This Is Spinal Tap VHS
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You're about to get personal with one of music history's greatest and loudest heavy metal bands, Spinal Tap! Whether or not you're a die-hard fan of the group, you'll love this detailed "rockumentary" of Engand's legendary Spinal Tap. Acclaimed commercial director Marty DiBergi takes you behind the scenes for an intimate look at a band whose time has come and gone and come again and.... Through interviews, rare footage and lots of musicincluding classic Tap tunes like "Big Bottom" and "Hell Hole"you'll get acquainted with David St. Hubbins (lead guitar), Nigel Tufnel (lead guitar), Derek Smalls (lead bass) and every drummer who ever livedand diedfor this renowned rock band. Be a part of the sights, sounds and smells of this celebrated heavy metal phenomenon. It's an experience you'll never forget.
Featuring a new digital transfer and a remixed stereo soundtrack, the "Special Edition" also includes nearly five minutes of outtakes and "Bitch School," the rarely seen music video banned by MTV.
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Everything about it is fantastic, from the improv-type scenes to the cameos to the music (written by the cast). Spinal Tap casts a massive shadow among musicians and metal fans everywhere. It's pretty much required viewing or you lose your membership card to the cool kid club.
It's also one of the most quotable films of all time, with several lines becoming part of rock culture legend.
Most people have seen this, some many times. But if you haven't, get it together and watch it. Now.
The film's writers really understand the rock'n'roll world and parody it with much affection:
* The chronic problem with changing drummers, especially in hard rock bands
* Losing a key member, causing the band to change its musical direction
* Managers and record company people having their own agendas
* Non-musical girlfriends interfering behind the scenes
* The dubious pleasures of life on the road
* Hyped comebacks that may or may not be successful
* Being reduced to playing in smaller and smaller venues
The bonus materials are terrific - music videos, lots of great outtakes. Putting the commentary track on is like watching the film Mystery Science Theater-style.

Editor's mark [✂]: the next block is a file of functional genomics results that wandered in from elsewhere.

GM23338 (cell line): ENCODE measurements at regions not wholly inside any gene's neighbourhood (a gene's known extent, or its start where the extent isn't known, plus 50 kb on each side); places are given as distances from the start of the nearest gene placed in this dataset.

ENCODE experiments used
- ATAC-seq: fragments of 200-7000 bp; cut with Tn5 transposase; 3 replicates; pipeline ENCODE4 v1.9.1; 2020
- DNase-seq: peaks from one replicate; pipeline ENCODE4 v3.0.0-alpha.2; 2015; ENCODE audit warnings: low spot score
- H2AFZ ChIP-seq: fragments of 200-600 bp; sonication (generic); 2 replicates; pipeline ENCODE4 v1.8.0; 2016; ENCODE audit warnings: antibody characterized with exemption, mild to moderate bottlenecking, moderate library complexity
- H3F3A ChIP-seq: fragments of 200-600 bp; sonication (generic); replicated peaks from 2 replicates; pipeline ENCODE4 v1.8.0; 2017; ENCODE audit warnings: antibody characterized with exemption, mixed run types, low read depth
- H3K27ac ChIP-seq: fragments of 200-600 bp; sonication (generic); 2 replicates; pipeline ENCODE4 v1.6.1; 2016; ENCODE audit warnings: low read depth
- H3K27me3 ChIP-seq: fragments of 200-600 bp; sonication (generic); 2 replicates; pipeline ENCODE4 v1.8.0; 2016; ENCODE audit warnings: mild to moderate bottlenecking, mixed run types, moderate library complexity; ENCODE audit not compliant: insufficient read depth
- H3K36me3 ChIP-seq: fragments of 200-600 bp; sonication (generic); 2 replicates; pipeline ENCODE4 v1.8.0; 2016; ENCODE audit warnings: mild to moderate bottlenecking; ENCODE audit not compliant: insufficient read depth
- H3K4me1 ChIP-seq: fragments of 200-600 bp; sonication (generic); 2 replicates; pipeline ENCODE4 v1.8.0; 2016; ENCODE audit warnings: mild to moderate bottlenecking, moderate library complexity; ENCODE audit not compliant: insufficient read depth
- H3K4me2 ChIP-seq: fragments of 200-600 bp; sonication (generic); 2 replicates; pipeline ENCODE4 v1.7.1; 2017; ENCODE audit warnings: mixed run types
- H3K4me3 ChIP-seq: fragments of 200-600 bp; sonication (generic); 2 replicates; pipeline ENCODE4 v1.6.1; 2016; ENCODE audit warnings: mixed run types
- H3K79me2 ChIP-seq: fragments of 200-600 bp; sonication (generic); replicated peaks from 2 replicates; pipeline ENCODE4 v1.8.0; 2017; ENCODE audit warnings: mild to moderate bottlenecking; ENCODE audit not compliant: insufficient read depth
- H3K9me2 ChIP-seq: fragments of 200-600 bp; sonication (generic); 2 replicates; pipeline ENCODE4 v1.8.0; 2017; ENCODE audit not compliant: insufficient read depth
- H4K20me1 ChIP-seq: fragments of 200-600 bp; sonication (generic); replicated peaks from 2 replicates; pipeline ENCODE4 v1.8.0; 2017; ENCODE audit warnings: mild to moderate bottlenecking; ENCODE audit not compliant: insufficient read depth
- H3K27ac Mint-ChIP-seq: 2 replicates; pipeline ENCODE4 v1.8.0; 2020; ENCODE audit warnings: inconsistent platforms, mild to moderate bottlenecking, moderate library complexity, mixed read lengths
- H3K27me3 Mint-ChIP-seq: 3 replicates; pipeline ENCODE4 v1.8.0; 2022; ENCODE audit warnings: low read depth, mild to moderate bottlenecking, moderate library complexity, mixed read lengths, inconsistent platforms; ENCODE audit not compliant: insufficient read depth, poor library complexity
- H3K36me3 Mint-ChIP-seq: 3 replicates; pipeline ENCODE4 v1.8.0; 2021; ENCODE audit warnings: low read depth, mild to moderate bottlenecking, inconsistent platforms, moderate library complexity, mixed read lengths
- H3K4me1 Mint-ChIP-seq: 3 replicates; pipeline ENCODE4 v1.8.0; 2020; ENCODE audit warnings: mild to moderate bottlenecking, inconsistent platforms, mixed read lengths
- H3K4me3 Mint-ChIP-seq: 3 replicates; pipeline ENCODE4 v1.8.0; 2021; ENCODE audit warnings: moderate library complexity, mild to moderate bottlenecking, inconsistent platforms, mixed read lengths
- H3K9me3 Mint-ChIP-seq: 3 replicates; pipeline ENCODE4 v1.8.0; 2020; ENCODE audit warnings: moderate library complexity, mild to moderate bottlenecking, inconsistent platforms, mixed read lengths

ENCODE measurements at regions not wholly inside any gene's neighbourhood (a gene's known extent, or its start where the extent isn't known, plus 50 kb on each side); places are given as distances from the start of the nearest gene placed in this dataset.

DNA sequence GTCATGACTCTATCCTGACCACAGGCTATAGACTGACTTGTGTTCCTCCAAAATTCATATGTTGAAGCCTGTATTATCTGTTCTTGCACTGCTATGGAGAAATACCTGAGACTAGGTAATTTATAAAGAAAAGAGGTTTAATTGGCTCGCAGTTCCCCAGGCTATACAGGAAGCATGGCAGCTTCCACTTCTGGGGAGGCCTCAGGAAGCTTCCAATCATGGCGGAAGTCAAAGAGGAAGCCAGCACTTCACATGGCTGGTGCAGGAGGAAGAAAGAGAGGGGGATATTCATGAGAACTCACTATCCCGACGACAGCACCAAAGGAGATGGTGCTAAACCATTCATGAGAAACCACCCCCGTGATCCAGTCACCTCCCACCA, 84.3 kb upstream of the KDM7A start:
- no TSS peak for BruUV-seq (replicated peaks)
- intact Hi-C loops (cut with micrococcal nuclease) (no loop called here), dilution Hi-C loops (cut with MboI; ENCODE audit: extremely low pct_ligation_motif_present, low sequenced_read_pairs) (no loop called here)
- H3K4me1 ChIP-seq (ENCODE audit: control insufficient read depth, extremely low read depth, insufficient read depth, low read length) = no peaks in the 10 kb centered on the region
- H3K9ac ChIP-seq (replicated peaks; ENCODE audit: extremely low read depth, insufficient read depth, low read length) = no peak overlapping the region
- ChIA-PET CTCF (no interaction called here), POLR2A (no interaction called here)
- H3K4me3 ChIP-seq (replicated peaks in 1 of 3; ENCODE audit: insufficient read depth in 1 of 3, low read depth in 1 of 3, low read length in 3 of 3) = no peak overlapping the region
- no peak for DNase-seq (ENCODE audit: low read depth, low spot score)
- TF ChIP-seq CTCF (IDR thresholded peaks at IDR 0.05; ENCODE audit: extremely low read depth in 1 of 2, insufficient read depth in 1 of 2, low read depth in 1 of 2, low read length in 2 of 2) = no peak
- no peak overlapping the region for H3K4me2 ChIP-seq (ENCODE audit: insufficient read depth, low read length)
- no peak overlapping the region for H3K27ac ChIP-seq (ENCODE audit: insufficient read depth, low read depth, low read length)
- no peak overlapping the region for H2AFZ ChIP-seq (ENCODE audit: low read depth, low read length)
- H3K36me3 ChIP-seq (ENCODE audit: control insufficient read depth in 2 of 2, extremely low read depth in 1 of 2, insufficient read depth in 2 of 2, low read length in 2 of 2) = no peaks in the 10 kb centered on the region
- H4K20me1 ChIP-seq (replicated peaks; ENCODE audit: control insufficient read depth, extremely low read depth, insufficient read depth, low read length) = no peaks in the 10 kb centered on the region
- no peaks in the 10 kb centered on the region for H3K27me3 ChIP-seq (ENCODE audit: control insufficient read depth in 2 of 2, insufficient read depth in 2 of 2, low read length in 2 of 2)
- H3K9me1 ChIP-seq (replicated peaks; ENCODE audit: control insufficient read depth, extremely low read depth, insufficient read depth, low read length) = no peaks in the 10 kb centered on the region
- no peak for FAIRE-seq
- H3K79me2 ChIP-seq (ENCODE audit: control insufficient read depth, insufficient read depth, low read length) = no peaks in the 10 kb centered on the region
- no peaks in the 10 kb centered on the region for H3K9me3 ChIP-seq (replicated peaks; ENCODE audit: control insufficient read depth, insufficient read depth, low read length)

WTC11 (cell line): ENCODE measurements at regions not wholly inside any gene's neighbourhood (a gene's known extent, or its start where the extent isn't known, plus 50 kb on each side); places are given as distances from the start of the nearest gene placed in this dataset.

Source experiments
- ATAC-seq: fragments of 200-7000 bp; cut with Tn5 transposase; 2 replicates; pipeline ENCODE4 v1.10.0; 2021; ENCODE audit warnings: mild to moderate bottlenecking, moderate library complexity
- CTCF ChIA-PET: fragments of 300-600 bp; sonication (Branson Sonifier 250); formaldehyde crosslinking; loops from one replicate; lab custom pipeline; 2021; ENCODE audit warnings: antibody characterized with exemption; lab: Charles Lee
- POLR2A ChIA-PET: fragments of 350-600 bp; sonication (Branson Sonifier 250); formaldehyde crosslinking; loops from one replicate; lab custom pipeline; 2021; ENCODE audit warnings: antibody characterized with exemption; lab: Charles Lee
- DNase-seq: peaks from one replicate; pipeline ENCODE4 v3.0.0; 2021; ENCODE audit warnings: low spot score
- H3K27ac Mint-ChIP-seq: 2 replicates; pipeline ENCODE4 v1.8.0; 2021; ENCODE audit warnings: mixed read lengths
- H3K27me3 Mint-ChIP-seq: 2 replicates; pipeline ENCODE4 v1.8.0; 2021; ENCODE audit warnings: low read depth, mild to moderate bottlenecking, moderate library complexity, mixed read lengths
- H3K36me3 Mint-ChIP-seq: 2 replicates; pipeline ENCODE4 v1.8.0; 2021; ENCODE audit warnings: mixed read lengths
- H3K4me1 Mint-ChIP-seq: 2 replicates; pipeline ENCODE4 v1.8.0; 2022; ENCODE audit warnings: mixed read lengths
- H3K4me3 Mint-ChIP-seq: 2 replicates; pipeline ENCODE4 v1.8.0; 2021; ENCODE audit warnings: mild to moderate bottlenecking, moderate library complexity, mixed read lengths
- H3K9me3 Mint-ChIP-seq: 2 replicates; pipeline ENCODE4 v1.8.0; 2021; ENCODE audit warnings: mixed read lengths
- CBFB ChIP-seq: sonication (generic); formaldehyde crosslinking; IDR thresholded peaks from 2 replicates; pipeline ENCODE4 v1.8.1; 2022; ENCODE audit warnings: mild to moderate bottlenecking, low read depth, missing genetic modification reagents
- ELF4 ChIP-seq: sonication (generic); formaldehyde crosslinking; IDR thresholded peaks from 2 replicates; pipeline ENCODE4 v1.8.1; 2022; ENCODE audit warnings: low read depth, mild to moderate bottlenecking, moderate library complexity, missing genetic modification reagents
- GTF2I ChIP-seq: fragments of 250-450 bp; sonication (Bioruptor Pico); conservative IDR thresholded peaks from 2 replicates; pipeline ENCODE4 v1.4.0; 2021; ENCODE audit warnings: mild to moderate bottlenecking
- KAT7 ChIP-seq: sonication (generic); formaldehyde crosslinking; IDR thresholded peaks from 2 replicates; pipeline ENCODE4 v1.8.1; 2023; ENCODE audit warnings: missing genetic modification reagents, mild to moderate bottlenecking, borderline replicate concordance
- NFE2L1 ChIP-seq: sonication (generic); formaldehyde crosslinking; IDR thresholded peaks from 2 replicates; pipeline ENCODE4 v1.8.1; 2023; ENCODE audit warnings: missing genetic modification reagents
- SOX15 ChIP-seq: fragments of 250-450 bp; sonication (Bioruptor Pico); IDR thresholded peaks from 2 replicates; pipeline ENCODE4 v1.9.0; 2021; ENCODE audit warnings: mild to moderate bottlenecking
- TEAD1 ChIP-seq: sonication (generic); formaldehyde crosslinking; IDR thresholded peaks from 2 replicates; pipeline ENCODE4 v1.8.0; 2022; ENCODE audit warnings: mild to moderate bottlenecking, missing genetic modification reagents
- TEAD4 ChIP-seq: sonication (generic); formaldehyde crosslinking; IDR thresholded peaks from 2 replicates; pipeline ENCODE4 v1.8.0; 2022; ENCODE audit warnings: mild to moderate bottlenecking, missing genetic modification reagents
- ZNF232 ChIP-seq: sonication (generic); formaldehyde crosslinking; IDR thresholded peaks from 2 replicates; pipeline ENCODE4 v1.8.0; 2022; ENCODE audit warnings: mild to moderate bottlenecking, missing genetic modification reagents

The film is hosted by director Marti DeBergi, played to perfection by Rob Reiner, and follows the career of the legendary rock group "Spinal Tap" as they come apart at the seams during their "Smell the Glove" tour. The core of the band are David St. Hubbins ("he was the Patron Saint of Quality Footwear" and is played by Michael McKean,) Nigel Tufnel (who plays his lead guitar with a violin and is played by Christopher Guest,) and Derek Smalls (who is taunted by a cucumber and an onstage pod, and is played by Harry Shearer.) These three along with Reiner wrote the songs for the film, and, yes, Tap does play their own instruments.
The film skewers every part of the pop music business through wonderful period flashbacks and hysterical situations that unfold during the course of the tour. The tour is a disaster, ranging from a Stonehenge triptych that is "in danger of being crushed by a dwarf," the perpetual loss of drummers ("he died in a bizarre gardening accident," "he choked on vomit...someone else's vomit actually...there's no real way to dust for vomit...,") to the resignation of the band's longtime manager Ian Faith (wonderfully played by Tony Hendra) with managerial duties being picked up by David's loathsome girlfriend Jeanine Pettibone, who "dresses like an Australian's nightmare." The film also features great cameos from luminaries such as Billy Crystal ("mime is money,") Bruno Kirby ("Spinal Pap,") and Howard Hesseman as rock star Duke Fame ("I'd love to stay and talk, but I have to go sit in the lobby and wait for the limo.")
The plot thickens when things unravel at a gig on an Air Force base, and "Spinal Tap, Mark II" briefly appears in a free-form jazz odyssey at an amusement park ("Derek Smalls on bass...he wrote this..."): the marquee reads "Puppet Show and Spinal Tap"...but at least their dressing rooms are bigger than the puppet's. An eventual tour of Japan resolves a number of plot loose ends, although they do lose another drummer in a mysterious green explosion.
In sum: this is the perfect movie. It became my favorite the first time I saw it on the big screen, and through many, many subsequent viewings it has managed to retain that status. If you enjoy sly and satirical humor, this movie is not to be missed, but be forewarned: you will not absorb all the jokes the first time, so mentally prepare yourself for the repeat viewings that will surely follow.
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